header.php

Our nation has a long and proud history of Americans answering the call to serve. Today, we pause to remember the 138,000 POW’s and 83,000 MIA’s from WWII to the present day during this, America’s National POW/MIA Recognition Day.

The American Heritage Museum is humbled to have been chosen to display a somber reminder of perhaps the most well-known of all of the POW camps in Vietnam, the Hỏa Lò Prison or as it is more colloquially known as the “Hanoi Hilton.”

With great foresight and appreciation of the historic significance of these cells a donor made sure that the most important of these cells were disassembled, brick by brick, slab by slab, and preserved for posterity before the remaining parts of the prison were raised in the mid-1990s.

Today only a handful of these cells survive at the original Hanoi Hilton along with the ones that will be carefully reassembled at the American Heritage Museum in Hudson, Ma. This portion of the “Hilton” known as “Heartbreak Hotel” was the section where most of the downed flyers spent their first weeks of captivity, enduring the peak of their horrific and grueling physical and mental torture. We are solemnly committed to ensuring the personal war for survival and sacrifice of these brave men shall never be forgotten.

The AHM is honored to be able to keep their legacy alive for future generations and look forward to the future opening of this gallery that will preserve their courage, valor, and bravery.
... See MoreSee Less

2 days ago  ·  

View on Facebook

We will never forget. ... See MoreSee Less

1 week ago  ·  

View on Facebook

Celebrating the 75th Victory Over Japan day (VJ day). Honoring those who served and lost their lives for our freedom and liberty. We must remember. ... See MoreSee Less

3 weeks ago  ·  

View on Facebook

We have been making some interesting discoveries as we assemble the Panzer 1A. Pictures show the left rear swing arm with a bullet hole right through it. Looks like the bullet traveled through the arm and into a wheel rim. ... See MoreSee Less

3 weeks ago  ·  

View on Facebook

Restoration work is being done on the German 7.5mm IG18 artillery piece that will go into the War Clouds exhibit around the end of this week. The wooden spoke wheels indicate this cannon was pulled by a horse. ... See MoreSee Less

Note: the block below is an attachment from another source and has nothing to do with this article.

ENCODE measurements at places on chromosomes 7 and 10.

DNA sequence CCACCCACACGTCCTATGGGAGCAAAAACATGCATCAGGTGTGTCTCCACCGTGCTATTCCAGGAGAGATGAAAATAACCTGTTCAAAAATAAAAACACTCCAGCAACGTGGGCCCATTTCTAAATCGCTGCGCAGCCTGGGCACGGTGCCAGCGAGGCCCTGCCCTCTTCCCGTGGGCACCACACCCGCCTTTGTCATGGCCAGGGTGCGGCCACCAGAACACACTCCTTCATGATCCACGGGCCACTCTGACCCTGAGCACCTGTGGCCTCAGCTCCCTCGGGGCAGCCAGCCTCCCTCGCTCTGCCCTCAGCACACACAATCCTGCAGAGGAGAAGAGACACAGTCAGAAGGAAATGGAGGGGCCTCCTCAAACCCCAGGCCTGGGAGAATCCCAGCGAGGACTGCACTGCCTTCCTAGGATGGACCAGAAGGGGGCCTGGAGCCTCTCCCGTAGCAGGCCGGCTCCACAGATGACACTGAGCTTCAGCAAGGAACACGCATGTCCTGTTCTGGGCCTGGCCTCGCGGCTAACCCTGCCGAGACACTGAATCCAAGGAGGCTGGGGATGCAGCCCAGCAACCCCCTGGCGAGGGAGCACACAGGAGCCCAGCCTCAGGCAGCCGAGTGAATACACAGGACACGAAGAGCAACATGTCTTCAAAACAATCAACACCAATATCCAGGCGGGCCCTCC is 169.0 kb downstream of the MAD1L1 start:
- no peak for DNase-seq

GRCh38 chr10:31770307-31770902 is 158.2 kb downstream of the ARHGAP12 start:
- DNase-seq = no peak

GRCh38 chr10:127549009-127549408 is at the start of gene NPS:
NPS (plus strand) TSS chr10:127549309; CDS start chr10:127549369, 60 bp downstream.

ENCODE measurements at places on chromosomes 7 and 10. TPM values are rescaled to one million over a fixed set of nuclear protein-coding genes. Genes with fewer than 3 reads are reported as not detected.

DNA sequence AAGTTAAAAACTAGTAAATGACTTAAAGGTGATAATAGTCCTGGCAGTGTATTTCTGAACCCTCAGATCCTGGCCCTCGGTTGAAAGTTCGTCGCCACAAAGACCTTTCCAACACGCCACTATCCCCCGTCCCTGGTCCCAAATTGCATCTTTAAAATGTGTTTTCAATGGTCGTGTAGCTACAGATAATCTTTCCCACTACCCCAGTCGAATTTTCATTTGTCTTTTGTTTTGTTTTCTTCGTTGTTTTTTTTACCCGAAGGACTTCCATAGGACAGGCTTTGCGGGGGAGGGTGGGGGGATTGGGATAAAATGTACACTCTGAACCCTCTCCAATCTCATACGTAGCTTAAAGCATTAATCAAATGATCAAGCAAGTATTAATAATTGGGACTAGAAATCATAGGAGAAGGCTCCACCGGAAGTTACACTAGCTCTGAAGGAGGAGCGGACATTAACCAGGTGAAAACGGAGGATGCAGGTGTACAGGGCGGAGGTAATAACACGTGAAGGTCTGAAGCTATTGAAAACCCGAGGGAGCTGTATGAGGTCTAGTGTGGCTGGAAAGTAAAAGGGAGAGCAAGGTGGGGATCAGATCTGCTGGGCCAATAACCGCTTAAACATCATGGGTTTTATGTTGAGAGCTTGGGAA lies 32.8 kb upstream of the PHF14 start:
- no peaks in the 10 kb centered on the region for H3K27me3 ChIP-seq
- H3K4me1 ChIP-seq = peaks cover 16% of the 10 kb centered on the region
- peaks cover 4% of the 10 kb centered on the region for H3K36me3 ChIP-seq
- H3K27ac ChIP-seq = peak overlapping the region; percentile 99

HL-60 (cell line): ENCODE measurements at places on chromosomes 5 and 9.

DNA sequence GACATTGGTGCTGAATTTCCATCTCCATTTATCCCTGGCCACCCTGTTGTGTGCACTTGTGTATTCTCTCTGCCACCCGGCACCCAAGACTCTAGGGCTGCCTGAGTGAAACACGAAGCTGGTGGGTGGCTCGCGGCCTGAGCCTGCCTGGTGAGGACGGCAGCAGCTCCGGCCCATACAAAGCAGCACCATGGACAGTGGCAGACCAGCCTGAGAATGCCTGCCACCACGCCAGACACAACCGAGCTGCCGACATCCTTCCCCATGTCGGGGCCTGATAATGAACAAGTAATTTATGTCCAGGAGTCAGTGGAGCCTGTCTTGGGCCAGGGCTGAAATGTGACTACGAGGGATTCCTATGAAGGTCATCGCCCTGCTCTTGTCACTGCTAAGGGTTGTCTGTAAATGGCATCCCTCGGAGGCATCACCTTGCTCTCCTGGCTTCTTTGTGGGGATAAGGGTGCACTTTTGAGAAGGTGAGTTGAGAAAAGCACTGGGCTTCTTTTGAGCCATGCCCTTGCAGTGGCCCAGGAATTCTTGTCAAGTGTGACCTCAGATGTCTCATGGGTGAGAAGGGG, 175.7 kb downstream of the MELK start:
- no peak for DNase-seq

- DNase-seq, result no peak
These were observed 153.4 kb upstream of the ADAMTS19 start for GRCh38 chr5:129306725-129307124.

3 weeks ago  ·  

View on Facebook

North Africa


M3 Lee
– USA | TANK

Matilda MK.II – UK | TANK

Sd.Kfz 10 1-Ton – GER | PERSONNEL CARRIER/PRIME MOVER

Leichter Panzerspähwagen SdKfz 222 – GER | SCOUT ARMORED CAR

BMW R75 & Sidecar – GER | MOTORCYCLE & SIDE CAR

7.5 cm Pak 40 – GER | ANTI-TANK GUN

The North African Campaign of the Second World War started June 10th, 1940, when Fascist Italy declared war on Britain and France. It lasted until May 13th, 1943, when the last Axis troops in Africa surrendered in Tunisia, including the defeated Afrika Korps sent by Hitler to prop up his faltering Italian ally.

The United States officially entered the war against Germany on December 11, 1941. Struggling against Japan while arming and training its brand new mass armies in haste, the United States began direct military assistance to Allied forces in North Africa on May 11th, 1942. Canada provided a small contingent of 348 officers and enlisted. Australians, Indians, and South Africans also fought under British command in Egypt and Libya, where Britain’s 8th Army and the ‘Desert Rats’ were led by General Montgomery. Meanwhile, Free French forces struck out for North Africa from deep inside West Africa, as the Allies sought to drive the Axis out of Africa as a preliminary to the invasion of Italy and Germany.

The training, build-up, and transport of green American forces took time. While tanks and troops were supplied to the British, large numbers of American troops did not arrive in North Africa to join in the Allied effort until the start of Operation Torch in November, 1942. With some American material assistance, including tanks and aircraft and intelligence assets, British and Commonwealth forces fought the Axis in campaigns in the Libyan and Egyptian deserts (Western Desert Campaign). Anglo-American landings in Morocco and Algeria (Operation Torch), as well as Tunisia (Tunisia Campaign) book-ended a coordinated Allied strategy of driving and squeezing the last Axis armies in North Africa from east and west, until their total defeat and surrender in Tunisia May 1943.

The battle for North Africa was primarily a struggle for control of the Suez Canal and access to oil from the Middle East and raw materials from Asia, but also an effort to drive Italy out of the war as a prelude to invasion of southern Europe and a planned bombing campaign against Germany. It was the place German and American armies first faced off against each other. After early and terrible losses to the Germans, soldiers from America joined the ongoing Allied effort in North Africa and helped turn the tide of war decisively against the Axis. Next would come landings in Sicily and southern Italy. Based in a secured North Africa, bombers and invading armies would next bring the war home to the heartlands of the fascist nations themselves.

footer.php
Museum Re-Opens Wednesday, July 8th, 2020

As a part of the Reopening Massachusetts Phase III, the American Heritage Museum will be re-opening to the public on Wednesday, July 8, 2020 and will be open Wednesday through Sunday from 10am to 5pm. All visitors will be required to wear face masks while visiting the indoor spaces per state requirements.